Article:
Some of the world’s most amazing animals live in the ocean. From shrimp with claws tougher than carbon fibre to octopuses named after syrupy snacks, welcome to the weird world of animals surviving in the sea.
This fancy fighter sees in colours you can’t even imagine
Indian and pacific ocean
Some are smashers, some are spearers
Mantis shrimps kill their prey with lightning-fast blows from their specialised claws, but they are divided into two groups according to their choice of weapon. Spearers use pointed claws with barbs to stab, whereas smashers have a heavy club to crack shells and stun their prey
Its claws are tougher than carbon fibre
To withstand the huge impact of its blows, mantis shrimp claws consist of layers of fibres impregnated with minerals. Researchers have found this is tougher than existing designs of carbon fibre composite.
Each of its eyes has three pupils
Human eyes each form a single image and we need to combine the view from both eyes to give us binocular vision. The compound eyes of the mantis shrimp are divided into three regions, each with its own pupil. This lets it accurately judge distances, even when each eye is looking in a different direction. Also, the retina of the mantis shrimp has receptors for 12 colours.
The deep-sea flapjack octopus is as much a mystery as it is adorable
Pixar got it wrong with Pearl
Arguably the most well-known media representation of a flapjack octopus is Finding Nemo’s Pearl. But scientist Adam Summers, an associate professor of Aquatic and Fisheries Sciences at the University of Washington, claims that in such shallow waters, she would be akin to “pink mush”. Most species of flapjack octopus are found at depths between 320 and 620 metres.
The name ‘flapjack’ does make sense, really!
In the UK, a flapjack is an oaty, syrupy square – which makes little sense when you think about the flat shape of the flapjack octopus’ tentacles – but in parts of the US, a flapjack is actually another name for a pancake. Why they did not call it a pancake octopus to save confusion, we don’t know!
As bright as their surroundings and expertly hidden, these bizarre little creatures have only recently been discovered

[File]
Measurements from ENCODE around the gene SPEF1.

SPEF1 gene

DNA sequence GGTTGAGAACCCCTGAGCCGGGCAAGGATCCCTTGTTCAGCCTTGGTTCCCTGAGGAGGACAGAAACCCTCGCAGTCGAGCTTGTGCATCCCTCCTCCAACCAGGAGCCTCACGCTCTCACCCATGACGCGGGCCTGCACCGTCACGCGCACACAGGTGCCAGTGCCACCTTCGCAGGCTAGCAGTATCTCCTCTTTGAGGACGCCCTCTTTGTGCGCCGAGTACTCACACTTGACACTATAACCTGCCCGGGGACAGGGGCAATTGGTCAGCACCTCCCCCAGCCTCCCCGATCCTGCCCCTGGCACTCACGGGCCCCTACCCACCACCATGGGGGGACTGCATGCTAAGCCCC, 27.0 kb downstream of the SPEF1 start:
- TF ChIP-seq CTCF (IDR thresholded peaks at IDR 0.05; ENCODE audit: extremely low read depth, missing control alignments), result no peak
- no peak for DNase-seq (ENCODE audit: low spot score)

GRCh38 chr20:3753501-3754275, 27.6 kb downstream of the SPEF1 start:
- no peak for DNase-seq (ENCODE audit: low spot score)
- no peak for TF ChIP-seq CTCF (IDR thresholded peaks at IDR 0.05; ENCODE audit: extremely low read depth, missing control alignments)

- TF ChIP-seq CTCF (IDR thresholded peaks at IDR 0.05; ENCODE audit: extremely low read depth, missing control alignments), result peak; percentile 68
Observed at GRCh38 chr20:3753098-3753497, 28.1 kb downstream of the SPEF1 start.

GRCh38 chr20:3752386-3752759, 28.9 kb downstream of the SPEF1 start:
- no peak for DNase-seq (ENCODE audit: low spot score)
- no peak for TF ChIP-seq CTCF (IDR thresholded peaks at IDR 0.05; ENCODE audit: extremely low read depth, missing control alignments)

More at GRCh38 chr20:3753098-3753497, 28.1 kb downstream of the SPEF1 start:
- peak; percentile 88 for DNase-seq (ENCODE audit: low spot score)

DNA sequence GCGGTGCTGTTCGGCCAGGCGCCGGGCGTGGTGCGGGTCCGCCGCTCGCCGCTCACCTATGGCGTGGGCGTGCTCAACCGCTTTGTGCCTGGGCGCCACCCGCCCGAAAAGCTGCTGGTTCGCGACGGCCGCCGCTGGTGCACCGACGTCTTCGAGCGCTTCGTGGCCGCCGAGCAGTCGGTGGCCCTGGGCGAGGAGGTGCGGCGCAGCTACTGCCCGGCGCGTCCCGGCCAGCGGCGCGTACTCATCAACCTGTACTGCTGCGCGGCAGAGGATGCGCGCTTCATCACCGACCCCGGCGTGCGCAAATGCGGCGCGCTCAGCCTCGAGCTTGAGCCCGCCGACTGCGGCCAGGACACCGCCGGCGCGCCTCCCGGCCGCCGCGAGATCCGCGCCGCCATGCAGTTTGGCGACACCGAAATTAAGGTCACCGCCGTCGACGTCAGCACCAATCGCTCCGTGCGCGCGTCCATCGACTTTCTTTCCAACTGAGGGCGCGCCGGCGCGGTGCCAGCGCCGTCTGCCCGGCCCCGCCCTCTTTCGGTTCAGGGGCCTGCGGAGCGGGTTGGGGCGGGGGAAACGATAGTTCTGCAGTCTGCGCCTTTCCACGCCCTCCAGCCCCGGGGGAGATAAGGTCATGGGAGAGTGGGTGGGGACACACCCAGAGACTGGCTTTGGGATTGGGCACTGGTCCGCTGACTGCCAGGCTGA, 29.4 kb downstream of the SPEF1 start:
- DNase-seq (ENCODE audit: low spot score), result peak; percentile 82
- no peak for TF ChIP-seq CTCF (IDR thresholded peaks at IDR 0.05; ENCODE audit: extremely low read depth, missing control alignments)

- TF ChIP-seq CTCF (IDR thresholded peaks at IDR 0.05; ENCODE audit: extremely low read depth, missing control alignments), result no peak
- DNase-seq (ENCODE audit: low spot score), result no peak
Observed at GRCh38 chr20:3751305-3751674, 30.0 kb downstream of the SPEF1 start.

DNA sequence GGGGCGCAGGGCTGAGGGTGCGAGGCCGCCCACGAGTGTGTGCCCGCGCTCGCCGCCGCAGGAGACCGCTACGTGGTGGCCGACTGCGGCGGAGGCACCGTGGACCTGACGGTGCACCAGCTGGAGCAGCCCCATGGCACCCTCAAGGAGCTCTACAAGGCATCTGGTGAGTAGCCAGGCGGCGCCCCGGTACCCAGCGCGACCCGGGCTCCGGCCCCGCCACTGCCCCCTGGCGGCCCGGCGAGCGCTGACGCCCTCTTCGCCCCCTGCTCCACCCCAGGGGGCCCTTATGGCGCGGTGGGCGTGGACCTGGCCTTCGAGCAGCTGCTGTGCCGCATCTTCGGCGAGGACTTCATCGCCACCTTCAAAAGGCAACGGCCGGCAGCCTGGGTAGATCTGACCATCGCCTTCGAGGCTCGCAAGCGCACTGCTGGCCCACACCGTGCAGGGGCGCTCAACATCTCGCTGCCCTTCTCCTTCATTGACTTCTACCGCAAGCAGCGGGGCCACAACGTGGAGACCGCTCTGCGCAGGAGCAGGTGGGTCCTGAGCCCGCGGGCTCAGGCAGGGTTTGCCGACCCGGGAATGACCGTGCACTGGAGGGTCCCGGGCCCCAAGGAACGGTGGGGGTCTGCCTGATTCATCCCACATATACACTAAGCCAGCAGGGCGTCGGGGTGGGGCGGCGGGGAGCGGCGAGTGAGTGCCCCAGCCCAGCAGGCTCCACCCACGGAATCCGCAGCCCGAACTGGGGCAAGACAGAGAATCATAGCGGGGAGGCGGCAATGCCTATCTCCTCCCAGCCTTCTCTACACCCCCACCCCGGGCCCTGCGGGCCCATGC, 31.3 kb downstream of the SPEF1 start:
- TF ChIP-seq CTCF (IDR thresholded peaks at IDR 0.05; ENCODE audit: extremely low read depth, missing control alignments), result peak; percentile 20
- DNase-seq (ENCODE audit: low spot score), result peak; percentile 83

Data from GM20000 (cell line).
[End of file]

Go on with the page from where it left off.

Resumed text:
Asia and the Pacific
Masters of camouflage
These tiny horse-like critters have a sneaky way of staying hidden. Their bodies are covered in small tubercles to mimic the polyps of their coral hosts. They are so hard to spot that they were only discovered when scientists accidently captured them while studying gorgonian corals in 2003.
A fish that can’t swim
Because of their small size, they actually can’t swim very well and rely on their prehensile tails to stay rooted to the coral they spend their lives in. They do have a swim bladder and gills like other fish, but the relentless currents of the strong oceans are just too much for these miniature seahorses and staying anchored helps to avoid any Finding Nemo-type situations.
They feed very frequently as they don’t have a digestive system, and therefore nowhere to store food. They must eat continuously to get an adequate supply of nutrients. With no jaws, they use their snouts like straws, sucking food into their mouths.
Forget the abominable snowman, the yeti of the crab world really exists
It has silky claws
The yeti crab’s pincers are covered in a fluffy coat, but this isn’t to keep its arms warm in case it ventures beyond the toasty waters around the vents. The hairy filaments are thought to help break down the toxins in the bacteria it feeds on.
They’re ghost-white and blind
There is an obvious reason why the yeti crab, like most deep-ocean life, is so pale and completely blind: eyes have been made obsolete in the pitch darkness and for the same reason, so has any colouring.
They need no sunlight
Most life on Earth (including humans) derives its energy or food from the sun, whether directly as a plant photosynthesising sunlight, or indirectly by eating other plants and animals. Sunlight doesn’t reach the deep oceanic trenches so yeti crabs have evolved to survive by eating the bacteria that share their habitat by the hot vents. The hair on their claws may even function as a bacteria ‘garden’.
Image from www.flickr.com/photos/stuutje